The real danger is that South Africa might inadvertently become the Argentina of the 21st century, warned Remgro CEO Jannie Durand.
He was the guest speaker at an event of the Afrikaanse Handelsinstituut (AHi).
In 1914, Argentina stood out as the country of the future. Its economy had grown faster than America’s over the previous four decades, said Durand.
Today he describes that country as a wreck and once again at the centre of an emerging market crisis.
A steady decline
South Africa’s slipping casually into a steady decline would not be hard, Durand warned.
“Extremism is not a necessary ingredient, at least not much of it. Weak institutions, lazy dependence on a few assets and a persistent refusal to confront reality will do the trick,” said Durand.
“The only sustainable and desirable form of sovereign organisation is a government of laws, built upon thoughtful legal structures including meaningful checks and balances on unbridled power.
“Tolerance for leaders who abuse their discretion and selectively enforce the rule of law, interpret it in illogical and corrupt ways or use the law to benefit their cronies and punish those who do not play ball, is the road to ruin, autocracy and/or revolution for any democracy,” said Durand.
He pointed out that one of the essential hallmarks of an attractive investment climate is the perception and reality of a jurisdiction that respects the rule of law and has low levels of political corruption.
“When a country (Argentina comes to mind again) thinks that it can save money and create an attractive political message for its citizens by disdaining the rule of law and paying whatever it wants to pay, the typical result is that the society is ultimately impoverished to a much greater extent than any savings derived from its defiance,” said Durand.
“In addition, those citizens who were most excited by the populist flavour of their government’s lawless behaviour usually experience the greatest suffering in the aftermath.”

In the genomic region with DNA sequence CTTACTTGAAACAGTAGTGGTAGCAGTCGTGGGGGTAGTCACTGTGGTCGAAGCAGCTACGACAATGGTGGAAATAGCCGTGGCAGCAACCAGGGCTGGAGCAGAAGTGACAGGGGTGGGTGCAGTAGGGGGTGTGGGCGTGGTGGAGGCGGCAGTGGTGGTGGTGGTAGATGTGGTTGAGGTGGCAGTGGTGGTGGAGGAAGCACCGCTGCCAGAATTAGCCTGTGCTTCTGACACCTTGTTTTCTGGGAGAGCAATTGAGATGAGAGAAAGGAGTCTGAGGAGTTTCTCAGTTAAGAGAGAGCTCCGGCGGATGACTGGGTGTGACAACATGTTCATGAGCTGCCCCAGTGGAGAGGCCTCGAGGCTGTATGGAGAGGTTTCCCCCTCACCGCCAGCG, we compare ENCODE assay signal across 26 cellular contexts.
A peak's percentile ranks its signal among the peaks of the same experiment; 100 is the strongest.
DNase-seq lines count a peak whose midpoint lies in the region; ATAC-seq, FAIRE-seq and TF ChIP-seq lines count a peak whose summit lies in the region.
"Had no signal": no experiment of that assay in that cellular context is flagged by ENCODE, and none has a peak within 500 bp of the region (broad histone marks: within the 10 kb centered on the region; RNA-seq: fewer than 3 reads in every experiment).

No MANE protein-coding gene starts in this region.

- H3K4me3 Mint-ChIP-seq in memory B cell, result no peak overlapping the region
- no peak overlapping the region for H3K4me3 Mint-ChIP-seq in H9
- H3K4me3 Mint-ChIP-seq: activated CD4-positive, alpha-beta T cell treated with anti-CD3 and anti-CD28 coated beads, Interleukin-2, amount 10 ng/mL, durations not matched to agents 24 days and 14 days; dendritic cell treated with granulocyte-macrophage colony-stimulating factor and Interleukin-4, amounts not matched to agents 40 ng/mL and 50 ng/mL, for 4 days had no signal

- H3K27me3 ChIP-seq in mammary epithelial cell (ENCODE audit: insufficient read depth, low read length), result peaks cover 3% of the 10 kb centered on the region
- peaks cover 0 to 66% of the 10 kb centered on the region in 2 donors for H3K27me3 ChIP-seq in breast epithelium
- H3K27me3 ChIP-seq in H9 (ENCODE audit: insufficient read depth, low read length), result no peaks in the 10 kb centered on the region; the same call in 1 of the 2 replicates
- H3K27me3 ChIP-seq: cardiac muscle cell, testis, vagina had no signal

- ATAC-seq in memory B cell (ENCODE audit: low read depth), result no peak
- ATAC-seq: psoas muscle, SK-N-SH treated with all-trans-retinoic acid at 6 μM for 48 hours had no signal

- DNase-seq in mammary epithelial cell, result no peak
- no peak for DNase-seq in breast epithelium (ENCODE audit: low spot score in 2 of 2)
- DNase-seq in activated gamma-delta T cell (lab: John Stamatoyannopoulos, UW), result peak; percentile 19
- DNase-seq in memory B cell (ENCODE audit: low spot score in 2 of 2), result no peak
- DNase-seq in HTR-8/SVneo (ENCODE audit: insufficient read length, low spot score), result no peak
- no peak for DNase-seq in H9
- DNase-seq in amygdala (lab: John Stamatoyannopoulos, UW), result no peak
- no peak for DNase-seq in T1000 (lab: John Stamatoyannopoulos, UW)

So what do we need?
The most important policy tool needed, according to Durand, is strong deregulation of world labour and product markets.
“Their restrictions have pushed down growth and raised unemployment for decades,” he said.
“Only substantial domestic reform – delivering freedom in the marketplace, delivering less legislation, more transparent markets, greater competition – only those policies will be the drivers of growth.”
He said the only way SA can create jobs, have fiscal repair and deliver prosperity is to improve growth everywhere, not just to a select few.
“There is a very clear message that I want to make… The more regulated the labour market, the higher the unemployment ends up being,” said Durand.
“It costs people their jobs and it means that young people in particular lose the opportunity of any job at all.”
SA needs an entrepreneurial state in contrast to a developmental state, said Durand.
“This is where the AHi can play such a great role. Support, networks, reality checks and a voice of reason, critical ingredients for an entrepreneurial culture and environment,” he said.
“Let us go and encourage the children of SA to go and build their own jobs in a country that supports an environment where our new generation of children will flourish.”